a french garden

Reflections on nature in a garden in France


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Summer approaches in the woods

Everyday sees changes in the countryside.  The warmth, the cold, the rain, the sun all conspire to bring about subtle changes that made no two days the same but there comes a point where our coarse senses remark a change that cannot be ignored.

The vibrant, frenetic days of spring are past and summer is approaching.

I feel this in the woods as the canopy of the trees fills in and covers over, changing the flowers that grow underneath.  A few still linger, like the Asphodel but the Wood Anemones have totally disappeared leaving only their leaves as witness to their presence.

Only an odd violet can be seen here and there along the path.  I shall be sorry to see them go but I took my first photographs of the wild violets in my garden at the end of March so their season has not been short.

The Solomon’s Seal (Polygonatum commutatum) is content to stay in the shady areas under the trees and so is just starting its flowering season.

Once open the elegant bells attract the bees and bumbles who feast on the pollen which they carry off in their pollen sacs which become  stunningly white.  I tried to get a photograph but they were too quick for me, trying to manoeuvre amongst the long stems of the Solomon’s seal which are over a metre tall.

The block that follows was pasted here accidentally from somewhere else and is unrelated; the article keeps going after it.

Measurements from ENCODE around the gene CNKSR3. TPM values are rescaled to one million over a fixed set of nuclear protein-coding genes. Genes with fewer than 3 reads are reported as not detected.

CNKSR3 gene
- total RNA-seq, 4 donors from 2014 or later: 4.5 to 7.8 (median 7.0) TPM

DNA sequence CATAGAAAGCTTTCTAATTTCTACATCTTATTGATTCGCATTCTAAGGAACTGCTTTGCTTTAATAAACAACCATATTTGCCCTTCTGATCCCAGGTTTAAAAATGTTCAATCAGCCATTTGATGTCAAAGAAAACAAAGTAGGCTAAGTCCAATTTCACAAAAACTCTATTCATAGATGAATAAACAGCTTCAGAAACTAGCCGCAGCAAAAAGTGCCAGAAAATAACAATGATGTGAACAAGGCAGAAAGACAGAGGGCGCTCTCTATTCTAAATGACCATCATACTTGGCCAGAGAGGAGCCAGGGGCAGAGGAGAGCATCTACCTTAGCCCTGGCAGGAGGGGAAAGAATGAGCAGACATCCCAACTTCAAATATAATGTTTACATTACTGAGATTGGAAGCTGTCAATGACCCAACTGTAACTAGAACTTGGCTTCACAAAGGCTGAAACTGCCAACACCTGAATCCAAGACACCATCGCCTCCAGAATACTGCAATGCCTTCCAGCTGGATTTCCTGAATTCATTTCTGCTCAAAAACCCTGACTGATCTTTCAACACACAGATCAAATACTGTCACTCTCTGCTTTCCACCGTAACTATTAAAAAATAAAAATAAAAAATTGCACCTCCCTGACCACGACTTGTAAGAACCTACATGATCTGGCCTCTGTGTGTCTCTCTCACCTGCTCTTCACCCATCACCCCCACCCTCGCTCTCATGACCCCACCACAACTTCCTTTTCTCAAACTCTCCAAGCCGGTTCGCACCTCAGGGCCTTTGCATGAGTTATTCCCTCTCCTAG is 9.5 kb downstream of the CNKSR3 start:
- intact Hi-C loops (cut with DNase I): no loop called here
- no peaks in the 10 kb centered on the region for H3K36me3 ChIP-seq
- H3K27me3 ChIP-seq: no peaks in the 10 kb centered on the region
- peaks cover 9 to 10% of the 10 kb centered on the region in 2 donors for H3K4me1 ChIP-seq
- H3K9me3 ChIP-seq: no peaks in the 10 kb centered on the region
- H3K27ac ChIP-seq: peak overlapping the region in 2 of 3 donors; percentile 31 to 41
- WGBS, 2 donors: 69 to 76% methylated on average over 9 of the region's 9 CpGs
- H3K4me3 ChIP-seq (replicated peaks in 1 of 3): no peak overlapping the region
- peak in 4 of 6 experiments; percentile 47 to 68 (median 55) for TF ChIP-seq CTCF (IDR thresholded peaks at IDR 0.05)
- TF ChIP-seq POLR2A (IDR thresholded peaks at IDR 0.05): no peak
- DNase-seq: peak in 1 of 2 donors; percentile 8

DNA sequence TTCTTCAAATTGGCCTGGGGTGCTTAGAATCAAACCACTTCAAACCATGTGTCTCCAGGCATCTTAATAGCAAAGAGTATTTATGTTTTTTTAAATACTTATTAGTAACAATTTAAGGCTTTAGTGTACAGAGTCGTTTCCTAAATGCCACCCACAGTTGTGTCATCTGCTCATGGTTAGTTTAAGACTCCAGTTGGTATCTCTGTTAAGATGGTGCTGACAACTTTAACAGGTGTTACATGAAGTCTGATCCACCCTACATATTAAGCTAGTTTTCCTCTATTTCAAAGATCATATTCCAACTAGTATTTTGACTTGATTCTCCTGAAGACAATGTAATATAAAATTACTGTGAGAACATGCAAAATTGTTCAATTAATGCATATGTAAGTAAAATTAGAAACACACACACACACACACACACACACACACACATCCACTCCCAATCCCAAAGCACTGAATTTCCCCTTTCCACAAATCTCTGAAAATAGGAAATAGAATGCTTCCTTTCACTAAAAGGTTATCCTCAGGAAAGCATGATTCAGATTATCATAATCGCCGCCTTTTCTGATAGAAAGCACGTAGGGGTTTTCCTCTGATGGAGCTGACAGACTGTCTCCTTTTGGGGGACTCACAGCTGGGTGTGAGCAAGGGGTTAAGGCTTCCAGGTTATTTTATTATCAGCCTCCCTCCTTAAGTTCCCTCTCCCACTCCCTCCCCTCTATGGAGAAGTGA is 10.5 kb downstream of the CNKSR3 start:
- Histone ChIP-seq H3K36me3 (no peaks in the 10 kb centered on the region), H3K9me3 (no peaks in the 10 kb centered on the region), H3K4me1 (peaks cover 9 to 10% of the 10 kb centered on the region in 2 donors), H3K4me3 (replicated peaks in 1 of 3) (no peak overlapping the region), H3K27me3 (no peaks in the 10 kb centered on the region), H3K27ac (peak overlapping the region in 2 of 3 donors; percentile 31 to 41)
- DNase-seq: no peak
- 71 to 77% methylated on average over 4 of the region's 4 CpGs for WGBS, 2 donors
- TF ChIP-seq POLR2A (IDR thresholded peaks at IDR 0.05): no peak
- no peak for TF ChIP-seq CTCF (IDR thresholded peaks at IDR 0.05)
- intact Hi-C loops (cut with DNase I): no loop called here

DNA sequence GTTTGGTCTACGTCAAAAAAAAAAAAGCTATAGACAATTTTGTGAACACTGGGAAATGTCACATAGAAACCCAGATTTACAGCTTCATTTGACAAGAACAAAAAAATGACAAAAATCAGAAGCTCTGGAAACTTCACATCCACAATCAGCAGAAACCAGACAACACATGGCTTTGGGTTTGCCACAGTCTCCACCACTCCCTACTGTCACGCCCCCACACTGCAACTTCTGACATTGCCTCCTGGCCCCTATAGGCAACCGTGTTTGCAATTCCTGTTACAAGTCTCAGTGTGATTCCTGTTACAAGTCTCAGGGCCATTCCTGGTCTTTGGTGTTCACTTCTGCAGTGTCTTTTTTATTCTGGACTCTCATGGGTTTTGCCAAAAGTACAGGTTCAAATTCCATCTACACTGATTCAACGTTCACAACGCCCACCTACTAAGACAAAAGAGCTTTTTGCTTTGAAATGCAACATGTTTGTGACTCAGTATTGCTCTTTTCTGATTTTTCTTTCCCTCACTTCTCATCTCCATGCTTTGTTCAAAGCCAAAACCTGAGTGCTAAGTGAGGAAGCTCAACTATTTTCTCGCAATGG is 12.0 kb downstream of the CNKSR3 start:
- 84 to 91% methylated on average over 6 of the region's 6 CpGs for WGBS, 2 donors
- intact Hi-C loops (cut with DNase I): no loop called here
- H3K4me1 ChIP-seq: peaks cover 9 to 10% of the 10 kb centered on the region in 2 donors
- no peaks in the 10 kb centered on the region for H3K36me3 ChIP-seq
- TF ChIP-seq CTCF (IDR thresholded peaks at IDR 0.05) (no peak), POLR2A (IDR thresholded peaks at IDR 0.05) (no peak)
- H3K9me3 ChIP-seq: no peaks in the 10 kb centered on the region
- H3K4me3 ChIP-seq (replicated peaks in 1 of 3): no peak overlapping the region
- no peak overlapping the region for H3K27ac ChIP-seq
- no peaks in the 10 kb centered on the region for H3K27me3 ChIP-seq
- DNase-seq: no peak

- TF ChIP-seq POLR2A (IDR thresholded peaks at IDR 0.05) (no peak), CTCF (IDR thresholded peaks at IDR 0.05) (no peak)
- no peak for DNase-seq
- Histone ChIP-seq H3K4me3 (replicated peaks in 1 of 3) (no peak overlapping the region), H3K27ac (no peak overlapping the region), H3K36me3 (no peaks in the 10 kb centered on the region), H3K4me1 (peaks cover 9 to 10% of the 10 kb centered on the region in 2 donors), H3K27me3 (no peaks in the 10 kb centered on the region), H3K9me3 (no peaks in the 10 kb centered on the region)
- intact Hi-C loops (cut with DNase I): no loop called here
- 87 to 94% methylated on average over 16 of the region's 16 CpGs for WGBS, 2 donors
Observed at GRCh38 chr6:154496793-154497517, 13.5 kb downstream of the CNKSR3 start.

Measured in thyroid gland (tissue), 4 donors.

I couldn’t miss the swarm of bees over a puddle in the middle of the path.  I had read that bees have a requirement for water but I could not understand what attracted so many of them to the same puddle at the same time.  When I got closer I discovered it was not the water that they were interested in but the mud it was providing for them!

They are Mason bees looking for a supply of mud to seal up their cache of eggs which could be somewhere in the woods in a hollow twig or convenient hole in a tree.  Mason bees belong to the genus Osmia, I cannot go further than that with identification but I do think they have really cute eyes!